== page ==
Priests in Black Gowns

October 29, 2011

Growing up in an evangelical church, the phrase “Seven Deadly Sins” was more of a cultural catch phrase than anything else. (I vividly remember watching an episode of America’s Next Top Model in which the seven sins were featured as a photo shoot theme…let’s just say gluttony as illustrated by a stick-thin model was a little hard to buy.) So I have to admit, when I saw “The Seven Deadly Sins” as a heading in our reading for Inquirer’s Class* last week, I was taken aback/weirded out/nervous. But I’m glad that didn’t stop me from reading, because I actually learned a lot.

For one, our priest explained that the point of identifying the seven sins is not to invoke guilt, but rather to provide a vocabulary for things that all of us struggle with. And though identification of sin is helpful and necessary, stopping there does little good; learning about the corresponding virtue is even more important. He reminded us of something I always forget: as a Christian (and a human), I will never be able to conquer sin by trying not to sin. Rather, I conquer sin by growing in virtue, which I must ask for and receive from God.

God, by His Spirit, offers me patience when I am angry. He offers me humility when I am proud, kindness when I am jealous, chastity when I am lustful, diligence when I am lazy, temperance when I am gluttonous, generosity when I am greedy.

It is grace in the first place that I might even see my sin, because, as Harriet Beecher Stowe reminds me in her book The Minister’s Wooing, I often see what I want to see:

Evil is never embraced undisguised, as evil, but under some fiction which the mind accepts and with which it has the singular power of blinding itself in the face of daylight.

And most of my willingness to disguise evil as good probably comes from a misunderstanding of the law. Do I really believe that fighting sin and asking for virtue is what’s best for me? Not just “best” meaning it’s what I should be doing because God tells me to, but “best” meaning it’s what I was created for, and what brings real fulfillment and lasting joy? Not always.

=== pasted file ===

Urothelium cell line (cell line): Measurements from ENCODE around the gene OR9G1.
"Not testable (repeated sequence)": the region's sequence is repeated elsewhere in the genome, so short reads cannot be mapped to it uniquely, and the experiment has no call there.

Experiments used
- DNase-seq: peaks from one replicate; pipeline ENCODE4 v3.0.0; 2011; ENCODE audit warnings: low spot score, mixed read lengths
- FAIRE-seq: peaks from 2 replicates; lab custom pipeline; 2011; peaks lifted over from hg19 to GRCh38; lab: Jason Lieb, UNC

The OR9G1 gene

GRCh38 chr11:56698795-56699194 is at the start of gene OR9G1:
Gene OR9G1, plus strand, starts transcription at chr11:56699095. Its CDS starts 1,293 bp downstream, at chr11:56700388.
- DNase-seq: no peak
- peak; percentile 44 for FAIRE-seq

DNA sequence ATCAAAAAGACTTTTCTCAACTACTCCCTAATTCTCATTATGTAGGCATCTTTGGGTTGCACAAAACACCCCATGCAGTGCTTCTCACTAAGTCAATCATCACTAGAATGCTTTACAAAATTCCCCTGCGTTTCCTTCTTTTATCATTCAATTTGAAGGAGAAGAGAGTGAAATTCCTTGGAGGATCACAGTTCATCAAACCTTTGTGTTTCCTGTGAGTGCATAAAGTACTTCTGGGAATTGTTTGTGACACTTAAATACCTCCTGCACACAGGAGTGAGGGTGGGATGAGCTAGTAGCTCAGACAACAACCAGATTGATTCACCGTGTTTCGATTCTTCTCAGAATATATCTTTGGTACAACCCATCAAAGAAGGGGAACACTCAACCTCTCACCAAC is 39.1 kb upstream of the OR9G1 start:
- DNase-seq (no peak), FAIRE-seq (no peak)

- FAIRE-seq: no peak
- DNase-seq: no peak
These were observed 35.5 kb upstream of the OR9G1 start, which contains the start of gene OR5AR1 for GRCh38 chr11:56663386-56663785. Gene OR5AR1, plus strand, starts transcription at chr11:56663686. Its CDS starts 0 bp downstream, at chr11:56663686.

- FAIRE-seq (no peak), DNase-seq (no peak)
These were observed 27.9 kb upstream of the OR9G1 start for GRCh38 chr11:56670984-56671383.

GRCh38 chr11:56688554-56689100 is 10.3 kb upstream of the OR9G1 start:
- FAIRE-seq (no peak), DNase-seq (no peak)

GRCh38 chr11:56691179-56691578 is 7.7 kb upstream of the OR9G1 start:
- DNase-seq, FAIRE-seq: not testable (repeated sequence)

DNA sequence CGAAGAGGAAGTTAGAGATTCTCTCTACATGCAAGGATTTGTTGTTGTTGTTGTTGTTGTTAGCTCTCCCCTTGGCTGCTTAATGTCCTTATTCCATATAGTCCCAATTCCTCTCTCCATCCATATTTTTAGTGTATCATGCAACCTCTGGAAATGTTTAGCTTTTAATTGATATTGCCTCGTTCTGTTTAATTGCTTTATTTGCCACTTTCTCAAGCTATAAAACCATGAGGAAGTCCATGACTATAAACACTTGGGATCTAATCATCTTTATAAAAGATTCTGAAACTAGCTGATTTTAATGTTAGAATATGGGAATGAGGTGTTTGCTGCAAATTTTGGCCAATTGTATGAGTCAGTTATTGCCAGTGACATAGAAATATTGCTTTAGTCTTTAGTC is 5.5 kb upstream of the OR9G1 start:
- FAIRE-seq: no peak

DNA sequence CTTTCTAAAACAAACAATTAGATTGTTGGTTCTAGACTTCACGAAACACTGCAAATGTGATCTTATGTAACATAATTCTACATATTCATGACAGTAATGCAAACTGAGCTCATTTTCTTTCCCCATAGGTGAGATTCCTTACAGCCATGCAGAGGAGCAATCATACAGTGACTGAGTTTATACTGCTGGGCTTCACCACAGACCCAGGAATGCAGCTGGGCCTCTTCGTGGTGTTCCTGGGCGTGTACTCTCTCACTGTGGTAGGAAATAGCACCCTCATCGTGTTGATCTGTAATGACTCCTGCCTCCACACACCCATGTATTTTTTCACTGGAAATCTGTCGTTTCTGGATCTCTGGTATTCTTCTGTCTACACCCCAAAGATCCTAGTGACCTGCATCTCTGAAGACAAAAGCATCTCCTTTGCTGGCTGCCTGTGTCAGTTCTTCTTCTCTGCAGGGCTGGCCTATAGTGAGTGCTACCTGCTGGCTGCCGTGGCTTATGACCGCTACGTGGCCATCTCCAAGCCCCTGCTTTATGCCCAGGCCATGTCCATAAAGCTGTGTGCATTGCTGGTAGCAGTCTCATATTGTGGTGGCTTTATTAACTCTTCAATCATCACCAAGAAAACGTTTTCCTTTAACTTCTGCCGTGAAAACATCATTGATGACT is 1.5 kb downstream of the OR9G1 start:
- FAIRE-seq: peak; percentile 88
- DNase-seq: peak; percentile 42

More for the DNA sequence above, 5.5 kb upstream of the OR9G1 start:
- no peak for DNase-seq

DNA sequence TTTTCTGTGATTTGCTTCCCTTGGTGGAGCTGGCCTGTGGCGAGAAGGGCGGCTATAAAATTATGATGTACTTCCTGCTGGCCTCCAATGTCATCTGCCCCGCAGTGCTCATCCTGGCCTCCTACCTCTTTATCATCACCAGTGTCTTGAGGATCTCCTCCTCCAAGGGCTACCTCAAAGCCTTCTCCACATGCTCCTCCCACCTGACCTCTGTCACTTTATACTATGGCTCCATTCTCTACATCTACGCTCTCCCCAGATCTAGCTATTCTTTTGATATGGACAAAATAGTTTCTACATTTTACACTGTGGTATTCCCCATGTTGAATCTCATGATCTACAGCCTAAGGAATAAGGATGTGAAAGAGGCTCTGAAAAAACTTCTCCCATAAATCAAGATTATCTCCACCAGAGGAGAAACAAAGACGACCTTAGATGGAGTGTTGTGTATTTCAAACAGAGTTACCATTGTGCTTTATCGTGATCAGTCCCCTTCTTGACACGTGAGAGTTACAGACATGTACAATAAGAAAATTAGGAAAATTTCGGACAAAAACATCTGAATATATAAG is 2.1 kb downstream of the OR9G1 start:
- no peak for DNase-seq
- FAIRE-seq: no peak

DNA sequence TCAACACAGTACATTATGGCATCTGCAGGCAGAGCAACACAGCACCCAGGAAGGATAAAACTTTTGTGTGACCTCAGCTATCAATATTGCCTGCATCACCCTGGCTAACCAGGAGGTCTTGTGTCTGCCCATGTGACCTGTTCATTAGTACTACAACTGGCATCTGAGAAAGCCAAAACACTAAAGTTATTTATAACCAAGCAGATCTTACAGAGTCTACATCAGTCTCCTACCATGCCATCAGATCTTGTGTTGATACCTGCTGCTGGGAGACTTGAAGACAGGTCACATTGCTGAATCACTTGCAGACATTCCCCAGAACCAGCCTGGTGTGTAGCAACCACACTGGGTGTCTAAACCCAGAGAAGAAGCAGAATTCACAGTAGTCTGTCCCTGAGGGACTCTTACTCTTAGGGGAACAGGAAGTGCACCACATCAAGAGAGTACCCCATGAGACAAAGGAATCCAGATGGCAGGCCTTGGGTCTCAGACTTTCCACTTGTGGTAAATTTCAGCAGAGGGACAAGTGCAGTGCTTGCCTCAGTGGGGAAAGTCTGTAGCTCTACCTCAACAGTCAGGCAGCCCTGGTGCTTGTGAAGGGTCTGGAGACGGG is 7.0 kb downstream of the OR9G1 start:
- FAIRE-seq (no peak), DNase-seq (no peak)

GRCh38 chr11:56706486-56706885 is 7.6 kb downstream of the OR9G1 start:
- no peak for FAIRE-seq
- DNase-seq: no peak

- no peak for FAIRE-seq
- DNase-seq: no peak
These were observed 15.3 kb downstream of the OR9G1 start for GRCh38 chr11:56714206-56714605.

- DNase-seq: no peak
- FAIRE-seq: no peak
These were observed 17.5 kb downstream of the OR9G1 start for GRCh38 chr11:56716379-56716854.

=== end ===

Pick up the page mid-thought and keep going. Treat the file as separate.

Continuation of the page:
A few weeks ago in Torrey, we read and discussed the poems of William Blake. He’s a tough read, but a brilliant poet. And he was much easier to understand once we identified one of his foundational assumptions: Blake doesn’t believe the law brings about his good. Even though he loved much of the Bible, he found the 10 Commandments and many of Paul’s calls to virtue restrictive and even imprisoning.

Perhaps Blake’s least favorite virtue is chastity, and given his view of what chastity is—basically, the forced repression of natural and good passions—it’s no wonder the man wasn’t enthusiastic about it.

In his poem “The Garden of Love,” Blake writes:

“And priests in black gowns, were walking their rounds

And binding with briars, my joys and desires.”

Again, Blake’s dislike of the law makes a lot more sense given that he thinks it’s primary purpose is to stifle, not shape, desire.

For the past few weeks I have been reading bits and pieces of Kathleen Norris’ s The Cloister Walk in my free time, and I think she provides a compelling critique of Blake’s viewpoint (still pretty common in our culture today) in her reflections on celibacy. (Though celibacy isn’t commanded in the Bible and therefore shouldn’t be categorized under the “law” that Blake rails against, it’s obviously an example of religious restraint.)

Norris, a poet for whom “literature had seemed an adequate substitute for religion” most of her life, somehow ended up on two extended residencies among Benedictine monks. The Cloister Walk is a fragmented collection of her reflections on her residencies, tracing how she came to value and even love the Benedictine tradition.

Perhaps one of the most controversial topics Norris discusses is that of celibacy. The fact that she interacted with celibate men and women daily for months at a time, befriending them and asking them difficult questions, gives her more authority than most on the subject. She writes:

“That celibacy constitutes the hatred of sex seems to be a given in the popular mythology of contemporary America, and we need only look at newspaper accounts of sex abuse by priests to see evidence that celibacy isn’t working. One could well assume that this is celibacy, impure and simple. And this is unfortunate, because celibacy practiced rightly is not at all a hatred of sex; in fact it has the potential to address the sexual idolatry of our culture in a most helpful way.”